In college, Teehee participated in a variety of clubs that forced her to conquer her shyness and hone her skills as a public speaker.
“I did everything I could to learn more about government and how to lead,” Teehee said. The greatest impact, however, was the time she spent with Mankiller.
“The great, late Wilma Mankiller was my mentor,” Teehee said.
As an intern, Teehee accompanied Mankiller to many meetings, including to the US Capitol.
“I got to be in the room when she engaged with dignitaries and elected officials, federal and state,” Teehee said. “I got to see her interaction with our tribal council, our elders, the cleaning crew. I got to see her engagement on all levels.”
“It always stuck to me how important and how good it makes one feel to be in public service. When you serve something bigger than yourself, you always have that in the forefront of your mind, and it compels you to be kind and to treat everybody with dignity and respect,” Teehee said.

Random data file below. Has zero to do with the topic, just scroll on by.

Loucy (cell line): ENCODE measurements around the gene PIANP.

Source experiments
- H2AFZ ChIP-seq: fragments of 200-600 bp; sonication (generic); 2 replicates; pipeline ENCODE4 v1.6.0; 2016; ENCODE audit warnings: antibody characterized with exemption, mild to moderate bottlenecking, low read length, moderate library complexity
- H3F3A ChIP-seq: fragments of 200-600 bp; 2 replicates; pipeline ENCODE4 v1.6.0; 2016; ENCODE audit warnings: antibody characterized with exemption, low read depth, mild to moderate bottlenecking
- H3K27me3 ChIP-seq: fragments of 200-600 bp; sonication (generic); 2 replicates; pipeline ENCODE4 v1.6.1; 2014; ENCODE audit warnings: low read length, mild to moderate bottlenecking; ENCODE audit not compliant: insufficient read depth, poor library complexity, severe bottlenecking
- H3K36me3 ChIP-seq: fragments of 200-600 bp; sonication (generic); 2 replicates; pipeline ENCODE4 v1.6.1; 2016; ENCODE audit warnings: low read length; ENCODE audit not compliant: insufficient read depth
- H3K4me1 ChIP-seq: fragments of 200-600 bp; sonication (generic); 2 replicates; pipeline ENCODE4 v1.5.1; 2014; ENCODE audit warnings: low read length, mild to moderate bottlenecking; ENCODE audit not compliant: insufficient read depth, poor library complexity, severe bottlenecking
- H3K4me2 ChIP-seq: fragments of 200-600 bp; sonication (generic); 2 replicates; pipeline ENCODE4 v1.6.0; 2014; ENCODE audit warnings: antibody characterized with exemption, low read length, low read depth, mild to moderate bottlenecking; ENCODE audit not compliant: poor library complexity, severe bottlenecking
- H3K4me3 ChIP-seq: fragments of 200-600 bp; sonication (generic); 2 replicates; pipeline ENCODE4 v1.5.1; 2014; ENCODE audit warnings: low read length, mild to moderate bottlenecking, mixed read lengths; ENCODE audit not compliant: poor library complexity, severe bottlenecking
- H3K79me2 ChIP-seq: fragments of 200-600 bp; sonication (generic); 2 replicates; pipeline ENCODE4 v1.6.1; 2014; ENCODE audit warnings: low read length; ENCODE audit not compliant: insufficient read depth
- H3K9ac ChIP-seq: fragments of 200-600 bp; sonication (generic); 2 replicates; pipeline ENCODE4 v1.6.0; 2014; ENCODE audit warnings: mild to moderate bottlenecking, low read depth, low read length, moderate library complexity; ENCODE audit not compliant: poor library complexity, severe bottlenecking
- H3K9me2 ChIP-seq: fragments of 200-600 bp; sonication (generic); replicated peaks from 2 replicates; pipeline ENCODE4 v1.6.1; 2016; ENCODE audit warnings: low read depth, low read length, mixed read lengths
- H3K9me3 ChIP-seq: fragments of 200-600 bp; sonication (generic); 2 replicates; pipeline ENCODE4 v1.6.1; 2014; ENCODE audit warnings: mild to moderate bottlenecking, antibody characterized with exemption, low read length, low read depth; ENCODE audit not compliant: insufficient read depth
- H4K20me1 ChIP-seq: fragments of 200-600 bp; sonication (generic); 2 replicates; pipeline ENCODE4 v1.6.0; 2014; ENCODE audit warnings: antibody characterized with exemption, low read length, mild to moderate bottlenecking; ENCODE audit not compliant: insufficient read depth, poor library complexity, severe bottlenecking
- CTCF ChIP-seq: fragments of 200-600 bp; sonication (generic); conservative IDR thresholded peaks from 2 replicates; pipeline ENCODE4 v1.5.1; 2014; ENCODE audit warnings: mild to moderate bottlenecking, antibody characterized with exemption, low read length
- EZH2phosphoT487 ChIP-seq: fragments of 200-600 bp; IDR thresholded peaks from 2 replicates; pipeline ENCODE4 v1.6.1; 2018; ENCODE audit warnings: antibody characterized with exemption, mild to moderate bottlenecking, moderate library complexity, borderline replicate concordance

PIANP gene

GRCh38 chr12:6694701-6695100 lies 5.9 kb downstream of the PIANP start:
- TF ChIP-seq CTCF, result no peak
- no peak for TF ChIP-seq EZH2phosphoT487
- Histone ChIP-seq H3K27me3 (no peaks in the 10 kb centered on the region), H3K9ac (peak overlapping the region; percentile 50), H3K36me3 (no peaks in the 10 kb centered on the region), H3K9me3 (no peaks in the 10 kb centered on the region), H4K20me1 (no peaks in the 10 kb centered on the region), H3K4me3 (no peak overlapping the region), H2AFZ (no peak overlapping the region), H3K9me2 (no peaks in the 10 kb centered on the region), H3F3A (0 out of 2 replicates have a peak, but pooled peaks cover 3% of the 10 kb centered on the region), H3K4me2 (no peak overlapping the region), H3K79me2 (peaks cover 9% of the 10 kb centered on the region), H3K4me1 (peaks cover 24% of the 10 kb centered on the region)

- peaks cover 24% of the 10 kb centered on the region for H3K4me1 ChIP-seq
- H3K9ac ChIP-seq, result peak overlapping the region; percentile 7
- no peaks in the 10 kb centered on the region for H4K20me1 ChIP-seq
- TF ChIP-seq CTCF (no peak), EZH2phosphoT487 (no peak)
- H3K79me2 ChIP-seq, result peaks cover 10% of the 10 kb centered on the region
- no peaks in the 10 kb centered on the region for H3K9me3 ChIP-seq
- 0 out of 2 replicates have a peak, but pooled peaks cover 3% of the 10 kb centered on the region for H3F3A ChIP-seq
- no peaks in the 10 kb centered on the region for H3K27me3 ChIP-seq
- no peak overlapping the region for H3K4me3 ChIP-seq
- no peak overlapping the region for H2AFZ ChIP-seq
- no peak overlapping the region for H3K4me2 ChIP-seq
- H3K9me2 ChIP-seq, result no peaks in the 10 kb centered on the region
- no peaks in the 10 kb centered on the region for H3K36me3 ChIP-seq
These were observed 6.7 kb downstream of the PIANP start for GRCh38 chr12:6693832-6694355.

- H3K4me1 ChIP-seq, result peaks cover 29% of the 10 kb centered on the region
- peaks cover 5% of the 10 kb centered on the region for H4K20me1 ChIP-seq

On Mankiller’s advice, Teehee pursued a law degree from the University of Iowa College of Law.
“She knew there was a lot of litigation starting to pick up, and the outcomes of those lawsuits would complicate things for tribal governments,” Teehee said. “She said, ‘If you want to be in Indian Affairs and you want to lead, you should probably have a law degree,’ because things were becoming a lot more complicated.”
After law school, Teehee briefly worked for the Cherokee Nation before an opportunity presented itself for her to make a mark in Washington.
“With all that I’ve learned, with the support of the nation, with the support of my family and with the support of this community, I was able to take these skills to D.C. where I worked for nearly 20 years,” Teehee said.